the then-president of Texas Mirabeau B. Lamar called an “exterminating war” against
the Native American inhabitants aimed at “their total extinction or total expulsion,”
according to Scott Langston, a faculty member at Texas Christian University’s religion department.

Two Republicans Race To Replace The Only Member Of Congress To Die After Contracting
COVID

July 26, 2021
KERA News

Jim Riddlesperger, a political science professor at TCU, called Wright and Ellzey “virtual ideological
twinsies.” 

Critical race theory debate is tearing apart the Christian church, Fort Worth pastors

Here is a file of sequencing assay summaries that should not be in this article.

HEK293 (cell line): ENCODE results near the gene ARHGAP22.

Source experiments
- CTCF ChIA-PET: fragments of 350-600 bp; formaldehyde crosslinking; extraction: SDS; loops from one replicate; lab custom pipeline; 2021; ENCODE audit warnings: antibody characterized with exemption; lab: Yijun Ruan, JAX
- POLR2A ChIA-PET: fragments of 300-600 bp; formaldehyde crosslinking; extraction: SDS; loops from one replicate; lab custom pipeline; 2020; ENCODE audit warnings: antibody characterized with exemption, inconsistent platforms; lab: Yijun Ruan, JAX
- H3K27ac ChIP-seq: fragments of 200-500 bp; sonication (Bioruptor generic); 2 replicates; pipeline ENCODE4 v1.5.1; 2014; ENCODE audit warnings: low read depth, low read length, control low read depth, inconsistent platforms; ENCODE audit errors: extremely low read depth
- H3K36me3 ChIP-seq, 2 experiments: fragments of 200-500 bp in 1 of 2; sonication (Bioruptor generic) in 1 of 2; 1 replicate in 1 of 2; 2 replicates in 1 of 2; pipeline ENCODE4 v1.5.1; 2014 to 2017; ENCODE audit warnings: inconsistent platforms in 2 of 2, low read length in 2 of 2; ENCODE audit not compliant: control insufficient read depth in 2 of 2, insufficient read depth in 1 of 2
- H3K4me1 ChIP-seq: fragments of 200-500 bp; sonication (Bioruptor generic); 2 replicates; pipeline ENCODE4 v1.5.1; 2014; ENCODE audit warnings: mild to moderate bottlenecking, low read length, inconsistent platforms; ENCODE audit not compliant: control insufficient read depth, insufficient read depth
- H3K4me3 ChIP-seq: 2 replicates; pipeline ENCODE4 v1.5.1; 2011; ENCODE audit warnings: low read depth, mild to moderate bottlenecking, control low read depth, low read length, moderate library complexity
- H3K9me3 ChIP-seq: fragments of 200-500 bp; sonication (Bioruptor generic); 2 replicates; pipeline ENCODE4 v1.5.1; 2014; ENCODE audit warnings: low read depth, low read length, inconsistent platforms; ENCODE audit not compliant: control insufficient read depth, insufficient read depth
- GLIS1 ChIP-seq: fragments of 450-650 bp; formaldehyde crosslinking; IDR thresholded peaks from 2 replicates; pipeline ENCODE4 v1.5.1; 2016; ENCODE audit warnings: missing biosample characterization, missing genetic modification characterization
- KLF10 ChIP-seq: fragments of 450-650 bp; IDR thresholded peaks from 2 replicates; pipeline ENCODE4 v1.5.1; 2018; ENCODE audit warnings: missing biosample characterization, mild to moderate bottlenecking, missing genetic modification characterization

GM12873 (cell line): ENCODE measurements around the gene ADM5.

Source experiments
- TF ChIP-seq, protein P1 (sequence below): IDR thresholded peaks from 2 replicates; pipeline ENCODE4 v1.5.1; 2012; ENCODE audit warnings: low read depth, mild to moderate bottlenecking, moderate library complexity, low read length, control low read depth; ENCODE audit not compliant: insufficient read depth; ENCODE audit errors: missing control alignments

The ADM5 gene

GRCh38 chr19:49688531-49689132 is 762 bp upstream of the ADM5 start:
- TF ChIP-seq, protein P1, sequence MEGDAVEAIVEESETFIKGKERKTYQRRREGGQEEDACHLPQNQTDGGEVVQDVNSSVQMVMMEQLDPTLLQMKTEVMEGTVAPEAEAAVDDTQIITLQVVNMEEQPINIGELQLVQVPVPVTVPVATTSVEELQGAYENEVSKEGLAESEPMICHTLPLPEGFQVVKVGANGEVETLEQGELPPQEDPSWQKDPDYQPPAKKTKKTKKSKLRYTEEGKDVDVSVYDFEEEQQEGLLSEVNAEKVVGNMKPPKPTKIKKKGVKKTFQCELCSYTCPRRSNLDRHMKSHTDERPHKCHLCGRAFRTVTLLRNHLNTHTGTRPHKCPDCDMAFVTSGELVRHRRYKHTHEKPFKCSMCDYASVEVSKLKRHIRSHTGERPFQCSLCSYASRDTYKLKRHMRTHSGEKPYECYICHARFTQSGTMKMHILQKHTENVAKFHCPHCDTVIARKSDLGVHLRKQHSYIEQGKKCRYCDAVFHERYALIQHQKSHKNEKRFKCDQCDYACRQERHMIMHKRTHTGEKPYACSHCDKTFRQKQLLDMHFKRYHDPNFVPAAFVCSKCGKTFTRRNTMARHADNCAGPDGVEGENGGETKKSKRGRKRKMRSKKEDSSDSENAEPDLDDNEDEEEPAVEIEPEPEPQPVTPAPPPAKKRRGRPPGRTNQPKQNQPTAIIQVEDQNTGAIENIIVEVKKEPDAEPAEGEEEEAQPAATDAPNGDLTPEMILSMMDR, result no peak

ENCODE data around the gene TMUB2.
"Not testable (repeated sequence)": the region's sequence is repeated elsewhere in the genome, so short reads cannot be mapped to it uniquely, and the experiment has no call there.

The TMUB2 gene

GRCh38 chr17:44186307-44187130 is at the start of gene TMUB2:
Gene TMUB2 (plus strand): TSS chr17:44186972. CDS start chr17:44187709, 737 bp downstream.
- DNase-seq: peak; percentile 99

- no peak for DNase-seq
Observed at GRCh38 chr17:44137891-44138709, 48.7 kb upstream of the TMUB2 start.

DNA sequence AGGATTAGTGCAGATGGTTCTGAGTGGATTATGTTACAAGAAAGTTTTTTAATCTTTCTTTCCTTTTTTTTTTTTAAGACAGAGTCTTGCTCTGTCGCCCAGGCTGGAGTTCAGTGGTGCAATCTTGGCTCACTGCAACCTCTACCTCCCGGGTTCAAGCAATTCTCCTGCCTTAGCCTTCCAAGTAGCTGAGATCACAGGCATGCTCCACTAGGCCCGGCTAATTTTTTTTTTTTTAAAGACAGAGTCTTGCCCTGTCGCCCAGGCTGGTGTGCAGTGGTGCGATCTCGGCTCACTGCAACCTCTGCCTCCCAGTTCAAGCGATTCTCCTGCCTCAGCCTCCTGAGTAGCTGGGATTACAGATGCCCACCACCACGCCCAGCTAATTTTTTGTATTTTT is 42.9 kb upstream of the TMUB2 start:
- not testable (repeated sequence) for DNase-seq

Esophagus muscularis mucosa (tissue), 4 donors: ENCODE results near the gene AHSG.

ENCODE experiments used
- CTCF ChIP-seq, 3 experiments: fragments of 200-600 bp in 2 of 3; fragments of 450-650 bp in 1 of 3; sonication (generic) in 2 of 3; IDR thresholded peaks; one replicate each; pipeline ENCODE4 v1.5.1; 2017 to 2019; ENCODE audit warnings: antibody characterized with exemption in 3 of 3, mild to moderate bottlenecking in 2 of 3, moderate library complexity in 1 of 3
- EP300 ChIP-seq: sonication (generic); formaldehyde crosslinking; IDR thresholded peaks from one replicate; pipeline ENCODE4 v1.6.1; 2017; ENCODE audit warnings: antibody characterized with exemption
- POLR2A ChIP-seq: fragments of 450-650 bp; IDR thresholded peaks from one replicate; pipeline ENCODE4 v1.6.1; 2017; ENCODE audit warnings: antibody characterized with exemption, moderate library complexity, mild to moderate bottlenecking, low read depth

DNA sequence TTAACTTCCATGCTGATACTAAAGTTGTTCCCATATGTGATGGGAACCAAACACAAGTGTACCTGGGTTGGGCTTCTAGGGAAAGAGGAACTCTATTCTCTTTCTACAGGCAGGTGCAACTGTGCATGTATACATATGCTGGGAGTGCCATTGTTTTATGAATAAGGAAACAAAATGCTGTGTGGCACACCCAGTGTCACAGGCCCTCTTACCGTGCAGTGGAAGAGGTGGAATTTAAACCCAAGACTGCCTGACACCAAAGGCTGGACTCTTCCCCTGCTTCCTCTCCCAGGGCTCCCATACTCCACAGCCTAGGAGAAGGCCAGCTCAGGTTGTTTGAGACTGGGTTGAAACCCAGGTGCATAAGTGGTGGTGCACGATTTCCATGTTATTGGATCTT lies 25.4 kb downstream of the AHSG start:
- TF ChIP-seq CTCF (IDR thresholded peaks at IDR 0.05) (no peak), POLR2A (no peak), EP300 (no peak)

say

July 23, 2021
Fort Worth Star-Telegram

This tangling up of religion and politics is neither new nor shocking, said James Riddlesperger, a political science professor at TCU. Riddlesperger pointed to the civil rights movement, which largely stemmed from Black
churches. 

Collin County reports 4 deaths from untreatable, deadly ‘superbug’ fungus this year
July 23, 2021
KDFW-TV

“Those hospitals know who they are, and believe me, they’re taking those precautions
to contain it and to keep you from where it needs to be. And all the other hospitals
now know that there’s something in the area. They’re taking precautions,” said Floyd Wormley, associate provost for research at TCU.
 

How Will Texas’ Weatherization Laws Impact the Energy Industry?
July 21, 2021
D Magazine

New weatherizing laws won’t have a significant financial impact on Texas’s oil and